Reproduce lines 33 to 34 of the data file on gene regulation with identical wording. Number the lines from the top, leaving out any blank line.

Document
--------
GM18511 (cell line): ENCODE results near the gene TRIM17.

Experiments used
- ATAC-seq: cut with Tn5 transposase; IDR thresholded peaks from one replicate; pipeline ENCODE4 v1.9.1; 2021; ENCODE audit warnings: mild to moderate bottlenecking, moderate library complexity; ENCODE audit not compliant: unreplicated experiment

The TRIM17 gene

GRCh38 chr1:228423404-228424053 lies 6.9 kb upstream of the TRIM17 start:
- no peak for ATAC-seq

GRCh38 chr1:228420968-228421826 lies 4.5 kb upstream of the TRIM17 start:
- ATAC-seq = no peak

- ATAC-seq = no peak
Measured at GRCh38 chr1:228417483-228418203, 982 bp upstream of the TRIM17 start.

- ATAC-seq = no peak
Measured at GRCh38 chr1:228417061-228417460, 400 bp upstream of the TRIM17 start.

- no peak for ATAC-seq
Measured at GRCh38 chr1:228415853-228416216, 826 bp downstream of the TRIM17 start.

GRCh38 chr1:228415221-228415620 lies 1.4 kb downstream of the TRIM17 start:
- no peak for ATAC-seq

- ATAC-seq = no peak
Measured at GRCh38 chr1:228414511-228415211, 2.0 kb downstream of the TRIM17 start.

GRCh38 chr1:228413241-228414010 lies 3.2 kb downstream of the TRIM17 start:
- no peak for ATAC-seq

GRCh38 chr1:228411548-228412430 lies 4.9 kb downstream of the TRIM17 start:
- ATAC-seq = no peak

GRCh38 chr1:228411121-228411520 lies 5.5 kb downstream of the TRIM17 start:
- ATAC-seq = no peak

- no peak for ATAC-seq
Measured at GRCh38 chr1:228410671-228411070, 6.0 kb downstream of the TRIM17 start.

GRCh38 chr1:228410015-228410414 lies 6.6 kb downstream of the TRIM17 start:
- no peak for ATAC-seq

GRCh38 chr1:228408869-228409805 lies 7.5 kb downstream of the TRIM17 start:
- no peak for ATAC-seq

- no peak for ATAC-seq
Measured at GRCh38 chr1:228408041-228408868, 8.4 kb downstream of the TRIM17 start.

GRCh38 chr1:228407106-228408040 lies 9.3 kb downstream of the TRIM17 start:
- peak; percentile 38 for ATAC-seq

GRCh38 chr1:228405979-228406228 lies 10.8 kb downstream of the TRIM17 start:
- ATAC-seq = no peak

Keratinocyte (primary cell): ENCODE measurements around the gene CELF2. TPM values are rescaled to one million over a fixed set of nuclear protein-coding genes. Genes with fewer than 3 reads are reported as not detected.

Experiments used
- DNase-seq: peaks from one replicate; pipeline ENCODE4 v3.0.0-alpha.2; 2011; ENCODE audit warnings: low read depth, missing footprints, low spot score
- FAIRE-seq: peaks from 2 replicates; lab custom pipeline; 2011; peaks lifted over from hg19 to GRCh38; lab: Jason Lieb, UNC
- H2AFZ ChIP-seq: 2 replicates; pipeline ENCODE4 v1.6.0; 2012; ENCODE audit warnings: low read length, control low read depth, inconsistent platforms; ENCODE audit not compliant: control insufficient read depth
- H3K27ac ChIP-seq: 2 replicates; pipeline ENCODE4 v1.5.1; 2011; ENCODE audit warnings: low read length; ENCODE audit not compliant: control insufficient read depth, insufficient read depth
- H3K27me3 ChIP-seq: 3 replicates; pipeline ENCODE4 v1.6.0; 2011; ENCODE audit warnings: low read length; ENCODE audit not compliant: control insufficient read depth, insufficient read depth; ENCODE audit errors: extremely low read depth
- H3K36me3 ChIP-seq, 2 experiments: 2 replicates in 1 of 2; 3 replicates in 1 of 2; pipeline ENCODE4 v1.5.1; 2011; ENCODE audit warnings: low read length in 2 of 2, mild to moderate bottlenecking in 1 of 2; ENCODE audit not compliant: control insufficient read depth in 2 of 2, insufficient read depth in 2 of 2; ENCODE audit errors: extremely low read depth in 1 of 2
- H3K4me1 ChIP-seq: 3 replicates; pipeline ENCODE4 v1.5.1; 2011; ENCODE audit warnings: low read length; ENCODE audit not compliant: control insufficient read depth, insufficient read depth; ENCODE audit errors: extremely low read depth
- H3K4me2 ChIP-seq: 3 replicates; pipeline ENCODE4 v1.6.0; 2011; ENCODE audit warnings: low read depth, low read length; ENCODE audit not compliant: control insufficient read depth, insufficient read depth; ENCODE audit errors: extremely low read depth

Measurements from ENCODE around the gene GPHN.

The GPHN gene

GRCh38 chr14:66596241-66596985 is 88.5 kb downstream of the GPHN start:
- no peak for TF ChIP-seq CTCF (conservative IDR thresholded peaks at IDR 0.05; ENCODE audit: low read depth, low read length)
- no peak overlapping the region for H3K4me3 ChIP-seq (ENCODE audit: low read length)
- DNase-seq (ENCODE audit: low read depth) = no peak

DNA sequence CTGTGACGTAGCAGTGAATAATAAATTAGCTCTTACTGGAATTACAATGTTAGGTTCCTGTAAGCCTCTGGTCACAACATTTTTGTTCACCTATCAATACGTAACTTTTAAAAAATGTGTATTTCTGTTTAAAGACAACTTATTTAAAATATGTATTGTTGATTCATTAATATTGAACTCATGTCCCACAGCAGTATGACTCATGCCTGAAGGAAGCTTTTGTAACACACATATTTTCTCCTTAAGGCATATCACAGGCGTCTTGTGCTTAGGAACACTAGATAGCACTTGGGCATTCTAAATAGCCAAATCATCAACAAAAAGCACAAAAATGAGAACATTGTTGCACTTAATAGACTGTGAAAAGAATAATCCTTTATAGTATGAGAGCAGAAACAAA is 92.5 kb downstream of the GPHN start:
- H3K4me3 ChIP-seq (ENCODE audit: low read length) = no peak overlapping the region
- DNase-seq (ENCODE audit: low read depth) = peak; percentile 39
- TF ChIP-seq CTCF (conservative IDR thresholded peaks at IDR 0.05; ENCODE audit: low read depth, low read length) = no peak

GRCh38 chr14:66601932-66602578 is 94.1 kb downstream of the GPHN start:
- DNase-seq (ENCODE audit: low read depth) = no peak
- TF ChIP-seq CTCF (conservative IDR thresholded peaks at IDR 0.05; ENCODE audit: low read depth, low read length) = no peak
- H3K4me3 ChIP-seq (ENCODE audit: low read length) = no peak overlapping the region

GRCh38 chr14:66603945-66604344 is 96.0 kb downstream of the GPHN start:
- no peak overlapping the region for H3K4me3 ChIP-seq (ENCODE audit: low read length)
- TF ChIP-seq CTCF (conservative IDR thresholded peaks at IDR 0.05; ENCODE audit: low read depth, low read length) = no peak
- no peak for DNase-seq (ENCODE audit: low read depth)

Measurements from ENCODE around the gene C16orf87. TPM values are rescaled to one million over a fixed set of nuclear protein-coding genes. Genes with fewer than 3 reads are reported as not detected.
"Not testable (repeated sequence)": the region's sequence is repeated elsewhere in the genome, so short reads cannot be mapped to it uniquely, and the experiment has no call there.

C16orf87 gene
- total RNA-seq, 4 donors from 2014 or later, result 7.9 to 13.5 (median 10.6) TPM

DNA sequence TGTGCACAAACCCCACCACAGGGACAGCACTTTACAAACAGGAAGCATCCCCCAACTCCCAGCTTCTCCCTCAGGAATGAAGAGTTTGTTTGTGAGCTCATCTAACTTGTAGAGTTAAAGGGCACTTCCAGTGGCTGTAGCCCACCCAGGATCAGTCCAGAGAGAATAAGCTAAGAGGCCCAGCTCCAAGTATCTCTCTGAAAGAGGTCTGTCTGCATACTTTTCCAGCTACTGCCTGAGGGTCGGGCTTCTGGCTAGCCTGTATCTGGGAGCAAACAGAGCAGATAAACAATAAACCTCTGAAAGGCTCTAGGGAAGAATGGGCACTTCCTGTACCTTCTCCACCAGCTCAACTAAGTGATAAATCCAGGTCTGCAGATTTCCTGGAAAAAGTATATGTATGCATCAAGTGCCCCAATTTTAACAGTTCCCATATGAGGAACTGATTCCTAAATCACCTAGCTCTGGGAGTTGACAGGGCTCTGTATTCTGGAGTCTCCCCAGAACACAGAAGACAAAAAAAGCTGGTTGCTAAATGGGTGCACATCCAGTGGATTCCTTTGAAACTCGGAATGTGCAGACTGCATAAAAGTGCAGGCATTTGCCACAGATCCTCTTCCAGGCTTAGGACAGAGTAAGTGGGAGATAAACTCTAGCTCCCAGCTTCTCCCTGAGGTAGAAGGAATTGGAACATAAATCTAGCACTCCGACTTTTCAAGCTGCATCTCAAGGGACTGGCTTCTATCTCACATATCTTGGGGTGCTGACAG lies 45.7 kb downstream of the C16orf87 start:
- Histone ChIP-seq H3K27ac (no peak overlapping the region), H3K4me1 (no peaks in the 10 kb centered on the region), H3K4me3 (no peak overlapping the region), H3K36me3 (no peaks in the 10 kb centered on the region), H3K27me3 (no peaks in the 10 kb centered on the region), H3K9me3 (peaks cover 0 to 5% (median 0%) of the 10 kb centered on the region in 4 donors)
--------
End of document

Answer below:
GRCh38 chr1:228407106-228408040 lies 9.3 kb downstream of the TRIM17 start:
- peak; percentile 38 for ATAC-seq